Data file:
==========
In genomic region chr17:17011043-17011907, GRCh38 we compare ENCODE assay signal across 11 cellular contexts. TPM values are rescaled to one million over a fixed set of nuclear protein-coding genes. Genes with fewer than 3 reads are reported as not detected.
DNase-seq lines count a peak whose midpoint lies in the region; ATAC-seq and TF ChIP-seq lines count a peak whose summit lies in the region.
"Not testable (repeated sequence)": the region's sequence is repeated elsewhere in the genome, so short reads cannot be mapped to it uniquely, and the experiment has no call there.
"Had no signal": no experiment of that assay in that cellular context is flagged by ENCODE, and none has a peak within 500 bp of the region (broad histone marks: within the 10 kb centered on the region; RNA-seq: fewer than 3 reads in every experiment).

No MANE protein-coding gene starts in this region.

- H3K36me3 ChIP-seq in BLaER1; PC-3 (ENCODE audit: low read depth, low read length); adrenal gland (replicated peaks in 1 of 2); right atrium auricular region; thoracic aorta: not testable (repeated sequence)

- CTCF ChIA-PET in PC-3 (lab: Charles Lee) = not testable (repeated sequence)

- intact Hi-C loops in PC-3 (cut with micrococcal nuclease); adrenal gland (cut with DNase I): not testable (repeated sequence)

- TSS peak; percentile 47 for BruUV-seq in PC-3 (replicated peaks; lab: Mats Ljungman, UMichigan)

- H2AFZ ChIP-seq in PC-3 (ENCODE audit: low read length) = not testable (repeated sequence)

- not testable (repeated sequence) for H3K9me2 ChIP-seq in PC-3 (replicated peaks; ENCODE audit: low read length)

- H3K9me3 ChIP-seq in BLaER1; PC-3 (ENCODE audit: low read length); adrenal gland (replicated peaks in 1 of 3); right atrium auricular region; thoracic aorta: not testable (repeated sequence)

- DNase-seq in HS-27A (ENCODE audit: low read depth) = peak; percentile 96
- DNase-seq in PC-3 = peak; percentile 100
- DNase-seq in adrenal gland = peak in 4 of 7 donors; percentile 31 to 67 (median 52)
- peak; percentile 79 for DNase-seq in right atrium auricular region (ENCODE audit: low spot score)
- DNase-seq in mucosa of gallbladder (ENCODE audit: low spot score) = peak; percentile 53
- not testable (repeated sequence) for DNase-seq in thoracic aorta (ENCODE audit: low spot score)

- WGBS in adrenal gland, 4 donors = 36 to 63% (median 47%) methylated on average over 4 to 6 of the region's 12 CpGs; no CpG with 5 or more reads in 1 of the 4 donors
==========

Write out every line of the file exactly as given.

In genomic region chr17:17011043-17011907, GRCh38 we compare ENCODE assay signal across 11 cellular contexts. TPM values are rescaled to one million over a fixed set of nuclear protein-coding genes. Genes with fewer than 3 reads are reported as not detected.
DNase-seq lines count a peak whose midpoint lies in the region; ATAC-seq and TF ChIP-seq lines count a peak whose summit lies in the region.
"Not testable (repeated sequence)": the region's sequence is repeated elsewhere in the genome, so short reads cannot be mapped to it uniquely, and the experiment has no call there.
"Had no signal": no experiment of that assay in that cellular context is flagged by ENCODE, and none has a peak within 500 bp of the region (broad histone marks: within the 10 kb centered on the region; RNA-seq: fewer than 3 reads in every experiment).

No MANE protein-coding gene starts in this region.

- H3K36me3 ChIP-seq in BLaER1; PC-3 (ENCODE audit: low read depth, low read length); adrenal gland (replicated peaks in 1 of 2); right atrium auricular region; thoracic aorta: not testable (repeated sequence)

- CTCF ChIA-PET in PC-3 (lab: Charles Lee) = not testable (repeated sequence)

- intact Hi-C loops in PC-3 (cut with micrococcal nuclease); adrenal gland (cut with DNase I): not testable (repeated sequence)

- TSS peak; percentile 47 for BruUV-seq in PC-3 (replicated peaks; lab: Mats Ljungman, UMichigan)

- H2AFZ ChIP-seq in PC-3 (ENCODE audit: low read length) = not testable (repeated sequence)

- not testable (repeated sequence) for H3K9me2 ChIP-seq in PC-3 (replicated peaks; ENCODE audit: low read length)

- H3K9me3 ChIP-seq in BLaER1; PC-3 (ENCODE audit: low read length); adrenal gland (replicated peaks in 1 of 3); right atrium auricular region; thoracic aorta: not testable (repeated sequence)

- DNase-seq in HS-27A (ENCODE audit: low read depth) = peak; percentile 96
- DNase-seq in PC-3 = peak; percentile 100
- DNase-seq in adrenal gland = peak in 4 of 7 donors; percentile 31 to 67 (median 52)
- peak; percentile 79 for DNase-seq in right atrium auricular region (ENCODE audit: low spot score)
- DNase-seq in mucosa of gallbladder (ENCODE audit: low spot score) = peak; percentile 53
- not testable (repeated sequence) for DNase-seq in thoracic aorta (ENCODE audit: low spot score)

- WGBS in adrenal gland, 4 donors = 36 to 63% (median 47%) methylated on average over 4 to 6 of the region's 12 CpGs; no CpG with 5 or more reads in 1 of the 4 donors